Mother’s Day, and I stood in line, a gray wool sweater and frayed jeans gawking at florals and sandals ornate. I go to church, but earlier than those coming out.
My Corner Bakery gives discounts to those working in the outlets nearby. But I told the cashier “no” when he offered me a discount. He thought I snapped handcuffs on kids two years younger every Friday evening. I told him “no,” pulling out my employee badge as that never hurts.
I sat at a table for two, staring into the sheet of glass immediately reminding me I really should find another moisturizer. It wasn’t colored, like the ones in confession booths.
I had never eaten at Corner Bakery, and even with the discount, I appraised my meal halfheartedly. Denny’s with diced avocado. There was never shame in trusting Denny’s, but only during high school. Venture to the city thirty minutes away, and people complain of weak coffee and microwaved eggs. It’s been a while since I deigned to verify.
Originally, I came to drop off a package, and the time neared to make my delivery. But they were behind with espressos, so my iced chocolate truffle had yet to be made. Poured, stirred, shaken. Incubated. Wait. Why incubated? I ordered it iced.
Usually, I fail to specify. The girl who bewildered the ladies at the college coffeeshop when I asked for an iced white mocha in twenty-nine degree weather. I took my cup with purple mittens.
The customer was waiting, and the drink wasn’t out. So I dashed to the grocery store two lots down, gave her what she ordered two weeks before, and sprinted back, apologizing to women in daffodil hats and chartreuse shawls. The men appeared bored, neither hungry nor hassled.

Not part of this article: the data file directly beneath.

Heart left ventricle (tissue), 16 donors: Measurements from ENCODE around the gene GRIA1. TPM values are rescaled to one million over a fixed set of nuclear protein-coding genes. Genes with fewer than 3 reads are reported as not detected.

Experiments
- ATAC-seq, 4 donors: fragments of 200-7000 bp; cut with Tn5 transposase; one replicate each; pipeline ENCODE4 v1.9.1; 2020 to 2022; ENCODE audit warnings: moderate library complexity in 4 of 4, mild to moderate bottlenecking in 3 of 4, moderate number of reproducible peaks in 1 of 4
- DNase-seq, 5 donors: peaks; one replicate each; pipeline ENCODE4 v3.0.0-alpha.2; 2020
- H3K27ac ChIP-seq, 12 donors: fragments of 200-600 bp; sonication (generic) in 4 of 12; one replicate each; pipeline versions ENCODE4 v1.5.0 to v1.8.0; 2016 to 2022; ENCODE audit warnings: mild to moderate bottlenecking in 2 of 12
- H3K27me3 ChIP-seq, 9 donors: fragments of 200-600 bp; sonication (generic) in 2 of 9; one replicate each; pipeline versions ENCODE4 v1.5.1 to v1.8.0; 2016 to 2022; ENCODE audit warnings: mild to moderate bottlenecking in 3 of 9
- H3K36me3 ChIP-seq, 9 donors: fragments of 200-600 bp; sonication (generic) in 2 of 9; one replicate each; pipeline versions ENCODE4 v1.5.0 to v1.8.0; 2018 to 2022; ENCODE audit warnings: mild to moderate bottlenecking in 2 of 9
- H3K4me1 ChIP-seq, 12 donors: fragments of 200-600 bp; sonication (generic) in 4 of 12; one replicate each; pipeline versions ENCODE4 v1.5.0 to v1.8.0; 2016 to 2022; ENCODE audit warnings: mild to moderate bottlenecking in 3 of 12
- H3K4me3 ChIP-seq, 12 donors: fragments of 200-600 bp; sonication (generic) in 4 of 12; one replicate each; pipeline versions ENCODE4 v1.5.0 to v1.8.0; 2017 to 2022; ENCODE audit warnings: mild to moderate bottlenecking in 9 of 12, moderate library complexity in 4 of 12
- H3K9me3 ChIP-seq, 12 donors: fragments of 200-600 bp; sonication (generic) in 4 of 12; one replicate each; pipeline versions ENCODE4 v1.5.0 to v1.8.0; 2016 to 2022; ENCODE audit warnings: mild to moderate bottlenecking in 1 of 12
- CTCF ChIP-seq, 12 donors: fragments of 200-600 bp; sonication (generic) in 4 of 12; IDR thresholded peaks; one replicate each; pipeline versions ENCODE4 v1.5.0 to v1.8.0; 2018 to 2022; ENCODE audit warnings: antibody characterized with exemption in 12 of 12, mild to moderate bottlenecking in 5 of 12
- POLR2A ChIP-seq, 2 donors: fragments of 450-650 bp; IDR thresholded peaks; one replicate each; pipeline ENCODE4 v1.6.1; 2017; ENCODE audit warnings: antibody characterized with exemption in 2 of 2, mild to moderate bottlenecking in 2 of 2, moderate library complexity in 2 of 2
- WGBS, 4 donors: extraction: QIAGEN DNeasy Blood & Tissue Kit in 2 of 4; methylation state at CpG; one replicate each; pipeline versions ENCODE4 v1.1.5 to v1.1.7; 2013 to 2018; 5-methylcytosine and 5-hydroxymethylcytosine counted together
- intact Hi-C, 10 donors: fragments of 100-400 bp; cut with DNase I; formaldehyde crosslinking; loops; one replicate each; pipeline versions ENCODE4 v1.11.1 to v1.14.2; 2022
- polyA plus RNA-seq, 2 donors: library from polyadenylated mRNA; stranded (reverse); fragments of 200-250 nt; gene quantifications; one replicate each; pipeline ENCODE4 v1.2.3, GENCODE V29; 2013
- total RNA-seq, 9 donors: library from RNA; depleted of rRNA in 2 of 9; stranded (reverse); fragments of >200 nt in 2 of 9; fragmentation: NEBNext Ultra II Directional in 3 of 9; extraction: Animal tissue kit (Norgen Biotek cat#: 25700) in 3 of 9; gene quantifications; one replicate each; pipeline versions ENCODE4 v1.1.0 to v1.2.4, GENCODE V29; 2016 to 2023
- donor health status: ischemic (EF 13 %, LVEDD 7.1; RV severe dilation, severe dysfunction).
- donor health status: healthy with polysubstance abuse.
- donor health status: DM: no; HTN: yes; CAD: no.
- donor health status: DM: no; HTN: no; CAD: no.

Apologizing too was the girl, prioritizing smoothies while the espresso machine slept. She asked if I was allergic to soy milk. I told her “no” and she offered to compensate. I told her of my love for soy, that really it was nothing, and I liked the way the chocolate spread out like an ink blot on pastel napkins.
Three lots down was a Michael’s. I knew the shoe store by Corner Bakery wouldn’t allow my drink, but Michael’s didn’t have such signs.
Now, everyone at Michael’s has children. I don’t. A third of my friends do. Or they’re going to.
I’ve got a quirky habit of whispering loudly. Often, the words are nonsensical. Why I murmured “Laurie” in a craft store isn’t a topic for explaining.
But Laurie sat in the shopping cart, quiet, discerning, in lack of want.
I fooled no one, but I caught onto my awful joke. I took out a napkin, wiped the water rolling down from the lid. Just as I would with slobber, from an organic replica of myself that has yet to be made.
And yes, I felt guilty taking a sip. I’ll feel the same when my real child hops off the bus, fingers readily concealing red Starbursts.